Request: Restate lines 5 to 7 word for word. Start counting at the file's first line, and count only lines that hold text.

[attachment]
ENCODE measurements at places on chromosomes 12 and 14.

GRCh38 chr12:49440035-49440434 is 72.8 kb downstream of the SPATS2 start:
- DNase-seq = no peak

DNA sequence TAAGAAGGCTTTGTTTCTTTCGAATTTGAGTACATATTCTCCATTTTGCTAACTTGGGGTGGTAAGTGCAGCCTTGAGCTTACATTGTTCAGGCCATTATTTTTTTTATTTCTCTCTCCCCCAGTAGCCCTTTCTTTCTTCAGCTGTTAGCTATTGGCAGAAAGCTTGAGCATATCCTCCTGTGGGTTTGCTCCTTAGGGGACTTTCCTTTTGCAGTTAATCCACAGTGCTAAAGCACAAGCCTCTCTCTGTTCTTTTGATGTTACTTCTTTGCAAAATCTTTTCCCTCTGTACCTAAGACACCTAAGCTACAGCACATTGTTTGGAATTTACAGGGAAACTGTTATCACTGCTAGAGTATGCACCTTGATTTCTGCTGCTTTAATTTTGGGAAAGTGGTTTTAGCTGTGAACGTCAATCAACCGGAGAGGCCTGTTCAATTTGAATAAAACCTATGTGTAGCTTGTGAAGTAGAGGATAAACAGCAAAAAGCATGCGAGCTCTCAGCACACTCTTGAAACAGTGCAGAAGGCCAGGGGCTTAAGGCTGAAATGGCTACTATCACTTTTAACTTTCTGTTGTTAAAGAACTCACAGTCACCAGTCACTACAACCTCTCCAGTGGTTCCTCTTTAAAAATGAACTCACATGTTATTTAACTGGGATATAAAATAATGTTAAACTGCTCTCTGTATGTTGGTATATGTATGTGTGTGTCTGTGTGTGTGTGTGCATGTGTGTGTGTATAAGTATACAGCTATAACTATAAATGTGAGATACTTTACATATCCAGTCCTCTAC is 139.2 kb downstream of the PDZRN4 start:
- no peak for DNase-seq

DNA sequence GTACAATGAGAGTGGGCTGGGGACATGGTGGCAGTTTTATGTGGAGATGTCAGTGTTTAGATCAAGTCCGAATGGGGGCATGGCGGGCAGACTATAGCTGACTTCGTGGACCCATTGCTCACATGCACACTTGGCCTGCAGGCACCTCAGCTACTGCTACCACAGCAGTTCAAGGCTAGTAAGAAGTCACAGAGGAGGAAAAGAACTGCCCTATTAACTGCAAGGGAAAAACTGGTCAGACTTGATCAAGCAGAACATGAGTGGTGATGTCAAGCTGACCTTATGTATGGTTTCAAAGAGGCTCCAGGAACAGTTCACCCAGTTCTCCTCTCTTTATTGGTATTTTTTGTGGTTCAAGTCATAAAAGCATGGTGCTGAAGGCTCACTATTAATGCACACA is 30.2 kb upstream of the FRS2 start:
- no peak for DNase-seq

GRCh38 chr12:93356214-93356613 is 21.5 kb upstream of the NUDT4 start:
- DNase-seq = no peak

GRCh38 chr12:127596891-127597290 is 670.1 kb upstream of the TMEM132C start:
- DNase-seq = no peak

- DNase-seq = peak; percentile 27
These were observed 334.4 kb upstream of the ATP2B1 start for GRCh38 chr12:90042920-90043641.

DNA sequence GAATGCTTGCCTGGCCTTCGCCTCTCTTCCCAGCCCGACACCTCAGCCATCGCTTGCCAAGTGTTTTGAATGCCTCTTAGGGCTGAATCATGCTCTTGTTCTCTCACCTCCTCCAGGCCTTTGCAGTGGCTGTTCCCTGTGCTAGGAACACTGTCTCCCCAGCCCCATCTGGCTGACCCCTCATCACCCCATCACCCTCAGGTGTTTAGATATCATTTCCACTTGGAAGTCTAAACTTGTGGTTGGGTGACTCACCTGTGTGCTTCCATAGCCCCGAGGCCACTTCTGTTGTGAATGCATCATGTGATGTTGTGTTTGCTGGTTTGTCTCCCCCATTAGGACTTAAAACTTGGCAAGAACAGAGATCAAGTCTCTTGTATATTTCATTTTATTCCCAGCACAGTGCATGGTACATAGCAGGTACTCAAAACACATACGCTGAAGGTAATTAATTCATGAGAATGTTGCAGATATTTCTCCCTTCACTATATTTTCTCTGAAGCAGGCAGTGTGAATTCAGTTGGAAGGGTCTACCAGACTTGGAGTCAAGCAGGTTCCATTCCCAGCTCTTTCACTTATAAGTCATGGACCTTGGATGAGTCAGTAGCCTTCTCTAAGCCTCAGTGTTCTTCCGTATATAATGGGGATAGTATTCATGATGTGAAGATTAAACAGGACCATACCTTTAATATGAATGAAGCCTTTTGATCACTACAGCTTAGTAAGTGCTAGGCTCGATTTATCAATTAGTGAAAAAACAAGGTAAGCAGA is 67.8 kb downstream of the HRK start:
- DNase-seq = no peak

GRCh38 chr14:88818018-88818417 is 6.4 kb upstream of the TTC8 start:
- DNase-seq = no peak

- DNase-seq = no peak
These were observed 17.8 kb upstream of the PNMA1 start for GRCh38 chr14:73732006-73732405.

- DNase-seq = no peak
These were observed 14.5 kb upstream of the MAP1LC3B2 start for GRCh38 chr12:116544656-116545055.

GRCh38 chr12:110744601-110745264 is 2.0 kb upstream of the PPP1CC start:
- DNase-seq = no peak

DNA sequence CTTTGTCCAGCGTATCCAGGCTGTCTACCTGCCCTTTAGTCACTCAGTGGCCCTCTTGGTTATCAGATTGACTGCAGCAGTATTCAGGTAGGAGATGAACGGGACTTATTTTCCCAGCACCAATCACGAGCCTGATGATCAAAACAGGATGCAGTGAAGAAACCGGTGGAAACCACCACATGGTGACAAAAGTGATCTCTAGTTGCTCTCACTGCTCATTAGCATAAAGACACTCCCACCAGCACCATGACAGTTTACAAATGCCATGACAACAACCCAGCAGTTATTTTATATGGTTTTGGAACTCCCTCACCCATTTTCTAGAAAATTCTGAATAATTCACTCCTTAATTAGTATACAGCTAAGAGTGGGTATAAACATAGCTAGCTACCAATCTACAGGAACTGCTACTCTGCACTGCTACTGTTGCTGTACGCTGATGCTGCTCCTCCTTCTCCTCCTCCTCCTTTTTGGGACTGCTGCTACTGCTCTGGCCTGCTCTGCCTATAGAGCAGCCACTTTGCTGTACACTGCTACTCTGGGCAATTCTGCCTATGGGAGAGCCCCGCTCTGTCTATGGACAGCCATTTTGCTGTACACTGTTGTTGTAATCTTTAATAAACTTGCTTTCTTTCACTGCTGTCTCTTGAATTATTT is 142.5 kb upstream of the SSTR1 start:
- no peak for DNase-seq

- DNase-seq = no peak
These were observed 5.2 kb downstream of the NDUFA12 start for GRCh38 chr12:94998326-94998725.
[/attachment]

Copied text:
- no peak for DNase-seq

DNA sequence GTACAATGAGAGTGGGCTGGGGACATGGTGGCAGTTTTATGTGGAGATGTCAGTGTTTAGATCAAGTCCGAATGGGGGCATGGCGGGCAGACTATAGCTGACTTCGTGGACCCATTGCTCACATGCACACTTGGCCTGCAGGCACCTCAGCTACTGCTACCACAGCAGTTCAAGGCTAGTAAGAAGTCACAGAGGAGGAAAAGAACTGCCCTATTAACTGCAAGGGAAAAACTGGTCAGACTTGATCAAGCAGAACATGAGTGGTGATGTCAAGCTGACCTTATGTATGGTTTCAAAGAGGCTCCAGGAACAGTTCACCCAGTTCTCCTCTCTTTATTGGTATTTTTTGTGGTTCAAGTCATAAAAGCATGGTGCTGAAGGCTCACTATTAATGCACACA is 30.2 kb upstream of the FRS2 start:
- no peak for DNase-seq